Even with a lull in on-site work in a Midwestern cathedral restoration, Joe Becker still finds plenty to do in putting the pieces together -- including the need to change quarries in the middle of the job.

Editor's note: Joe Becker continues his report on the natural-stone segment of the St. Joseph Cathedral restoration in Sioux Falls, S.D.

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As the long, cold, and snowy winter creeps along, so does our time away from the jobsite. We have been offsite since mid-November, but the absence seems longer.

As the project manager, my involvement in this project started in the spring of 2008, and for two-and-a-half years there’s been a file folder labeled “Church of St Joseph” somewhere on my desk. With 95 percent of the paperwork completed, I put the file to the side and focused on other minor things, like finding more work for the company – because, yes, there is life after St Joseph.
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Time is also creeping along for our installers. I’ve never been a field guy, but -- having been around them for 25 years – I can safely say that they’d rather be working rather than ice fishing. Not every construction guy ice fishes when they’re not off the job, but attempting to romanticize unemployment is a noble cause.

We do have some work and on occasion I see Al in the shop picking up a project to install. He is usually smiling, but the smiles are even bigger; the fishing has been good.

When we left the jobsite in November, Sioux Falls Construction (SFC) converted the church’s interior to a temporary concert hall. It’s been the tradition for the Diocese of Sioux Falls to have a Christmas concert in the Cathedral; it’s a community event for Sioux Falls, and a big fund raiser for the diocese.

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In spite of the construction, 2010 would be no different. SFC covered the marble floor with Styrofoam and ¾” plywood, brought in temporary seats, and built a stage for the choirs and orchestra. The construction team decided to leave the (entrance) marble floor uncovered to see how their new marble would perform under some pretty tough conditions.

Salt, grit, snow would be brought in over the polished floor from thousands of shoes. The conditions are tough but are a reality in a cold climate where, from December until March, there’s the chance of snow and ice.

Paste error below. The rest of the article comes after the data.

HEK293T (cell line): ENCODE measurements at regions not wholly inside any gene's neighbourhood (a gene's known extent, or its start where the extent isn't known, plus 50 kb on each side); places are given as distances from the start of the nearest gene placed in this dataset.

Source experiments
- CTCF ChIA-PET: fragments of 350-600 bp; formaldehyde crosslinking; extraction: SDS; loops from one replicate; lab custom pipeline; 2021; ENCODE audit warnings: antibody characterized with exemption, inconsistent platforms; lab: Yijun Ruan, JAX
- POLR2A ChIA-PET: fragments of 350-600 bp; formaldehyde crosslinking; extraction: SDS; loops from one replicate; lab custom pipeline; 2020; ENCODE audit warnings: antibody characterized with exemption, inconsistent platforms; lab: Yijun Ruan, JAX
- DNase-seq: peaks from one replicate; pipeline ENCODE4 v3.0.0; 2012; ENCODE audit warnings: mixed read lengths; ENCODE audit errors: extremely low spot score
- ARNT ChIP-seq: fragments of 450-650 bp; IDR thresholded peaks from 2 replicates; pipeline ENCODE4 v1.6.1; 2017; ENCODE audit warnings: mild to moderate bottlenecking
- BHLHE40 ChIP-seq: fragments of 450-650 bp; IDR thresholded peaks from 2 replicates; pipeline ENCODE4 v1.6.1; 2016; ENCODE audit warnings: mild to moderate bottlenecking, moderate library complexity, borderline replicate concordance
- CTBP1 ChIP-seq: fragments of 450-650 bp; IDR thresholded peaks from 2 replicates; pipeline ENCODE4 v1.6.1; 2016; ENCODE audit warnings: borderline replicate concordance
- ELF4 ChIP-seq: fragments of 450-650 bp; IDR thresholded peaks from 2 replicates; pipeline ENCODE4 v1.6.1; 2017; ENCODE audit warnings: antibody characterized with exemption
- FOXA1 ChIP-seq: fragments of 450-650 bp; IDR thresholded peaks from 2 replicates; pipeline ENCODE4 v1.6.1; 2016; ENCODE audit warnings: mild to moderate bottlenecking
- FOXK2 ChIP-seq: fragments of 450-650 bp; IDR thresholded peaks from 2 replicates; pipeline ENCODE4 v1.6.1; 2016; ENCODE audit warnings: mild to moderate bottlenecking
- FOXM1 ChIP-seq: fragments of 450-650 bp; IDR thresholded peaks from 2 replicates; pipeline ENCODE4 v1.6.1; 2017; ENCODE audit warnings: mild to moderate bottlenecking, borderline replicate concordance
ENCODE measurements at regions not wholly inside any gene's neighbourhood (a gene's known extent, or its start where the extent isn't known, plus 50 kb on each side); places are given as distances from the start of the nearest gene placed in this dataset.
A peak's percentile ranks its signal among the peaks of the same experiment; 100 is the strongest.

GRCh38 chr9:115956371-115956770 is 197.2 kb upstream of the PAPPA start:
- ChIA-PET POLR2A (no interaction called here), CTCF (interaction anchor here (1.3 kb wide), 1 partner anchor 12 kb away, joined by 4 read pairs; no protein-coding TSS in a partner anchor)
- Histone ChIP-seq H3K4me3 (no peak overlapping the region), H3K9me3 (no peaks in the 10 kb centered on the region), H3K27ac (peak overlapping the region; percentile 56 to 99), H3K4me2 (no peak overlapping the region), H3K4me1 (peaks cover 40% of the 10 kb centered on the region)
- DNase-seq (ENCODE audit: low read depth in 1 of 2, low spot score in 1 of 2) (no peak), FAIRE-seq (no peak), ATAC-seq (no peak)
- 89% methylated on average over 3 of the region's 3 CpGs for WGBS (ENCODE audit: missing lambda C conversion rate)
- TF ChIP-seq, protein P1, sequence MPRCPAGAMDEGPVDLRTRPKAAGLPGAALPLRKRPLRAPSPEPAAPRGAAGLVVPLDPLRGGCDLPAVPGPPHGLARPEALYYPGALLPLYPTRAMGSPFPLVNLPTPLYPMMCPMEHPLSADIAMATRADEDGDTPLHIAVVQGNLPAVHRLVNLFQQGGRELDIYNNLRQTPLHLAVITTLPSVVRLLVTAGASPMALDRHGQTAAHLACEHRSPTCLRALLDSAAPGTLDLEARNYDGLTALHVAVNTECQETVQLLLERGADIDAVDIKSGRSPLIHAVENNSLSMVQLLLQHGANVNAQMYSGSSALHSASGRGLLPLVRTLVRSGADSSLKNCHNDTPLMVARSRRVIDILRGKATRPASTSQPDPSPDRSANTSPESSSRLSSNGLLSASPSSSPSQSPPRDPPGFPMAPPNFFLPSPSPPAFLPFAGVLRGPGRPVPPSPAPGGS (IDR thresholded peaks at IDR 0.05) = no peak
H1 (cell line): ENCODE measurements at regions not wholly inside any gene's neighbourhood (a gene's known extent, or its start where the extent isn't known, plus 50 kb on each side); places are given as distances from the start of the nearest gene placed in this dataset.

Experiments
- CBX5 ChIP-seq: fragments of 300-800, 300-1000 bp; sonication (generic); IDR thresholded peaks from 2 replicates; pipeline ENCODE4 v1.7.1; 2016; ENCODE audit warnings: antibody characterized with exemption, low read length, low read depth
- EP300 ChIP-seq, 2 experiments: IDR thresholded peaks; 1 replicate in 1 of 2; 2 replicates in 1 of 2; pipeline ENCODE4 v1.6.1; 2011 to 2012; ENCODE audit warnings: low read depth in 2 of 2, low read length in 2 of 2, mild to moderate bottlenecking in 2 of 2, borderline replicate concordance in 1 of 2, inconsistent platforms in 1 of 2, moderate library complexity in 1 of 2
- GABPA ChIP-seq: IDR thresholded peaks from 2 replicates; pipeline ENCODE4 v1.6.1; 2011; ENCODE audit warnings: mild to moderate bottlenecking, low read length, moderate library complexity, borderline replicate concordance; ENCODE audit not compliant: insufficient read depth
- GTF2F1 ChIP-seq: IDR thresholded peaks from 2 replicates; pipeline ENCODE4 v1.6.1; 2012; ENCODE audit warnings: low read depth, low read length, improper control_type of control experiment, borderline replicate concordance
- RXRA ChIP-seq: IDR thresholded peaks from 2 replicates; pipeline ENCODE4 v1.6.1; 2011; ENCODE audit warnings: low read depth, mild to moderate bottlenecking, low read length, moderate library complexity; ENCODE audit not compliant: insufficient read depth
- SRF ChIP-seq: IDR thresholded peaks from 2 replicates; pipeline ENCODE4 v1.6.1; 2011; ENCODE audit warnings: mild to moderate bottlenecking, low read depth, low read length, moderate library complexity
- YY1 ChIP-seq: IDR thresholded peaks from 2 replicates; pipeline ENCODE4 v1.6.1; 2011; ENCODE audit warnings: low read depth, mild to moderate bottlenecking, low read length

I did visit the church after the concerts and looked at the narthex floor. There were some noticeable scratches in the darker-color marbles, but nothing out of the ordinary that a buffing machine couldn’t take care of.

In a previous blog I mentioned a potential material issue with the Rosso Barocco marble used for the four large baldacchino columns. The potential turned into a reality, and the color of the marble was changed to Verde St Denis, a green variety from northern Italy.

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This development unfolded in the months of November and December, as the original quarry never produced a Rosso Barocco block large enough for the columns. The projects’ schedule, and the fact that the Rosso Barocco quarry closed for the winter, dictated this decision.

We were all disappointed that the Rosso Barocco could not be used, but none more than Bishop Swain, who selected the material. I expect more conversation on this subject, but it’ll have to wait for a future blog.

As I write this blog in late January, container number seven is due to arrive in Norfolk, Va., this week. Crated inside the container is the marble for the cathedra and high altar. Timing is good as Al and the guys are ready to get back to work.

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That’s good for the guys, and great news for the fish.

Thanks for reading,

This email address is being protected from spambots. You need JavaScript enabled to view it.
Twin City Tile and Marble Co.
St. Paul, Minn.

Joe Becker has been in the natural-stone business for 26 years. He started with Cold Spring Granite as a draftsman and spent time in their stone installation and estimating departments. He is currently Vice President of St. Paul, Minn.-based Twin City Tile and Marble Co. and oversees their stone operations.

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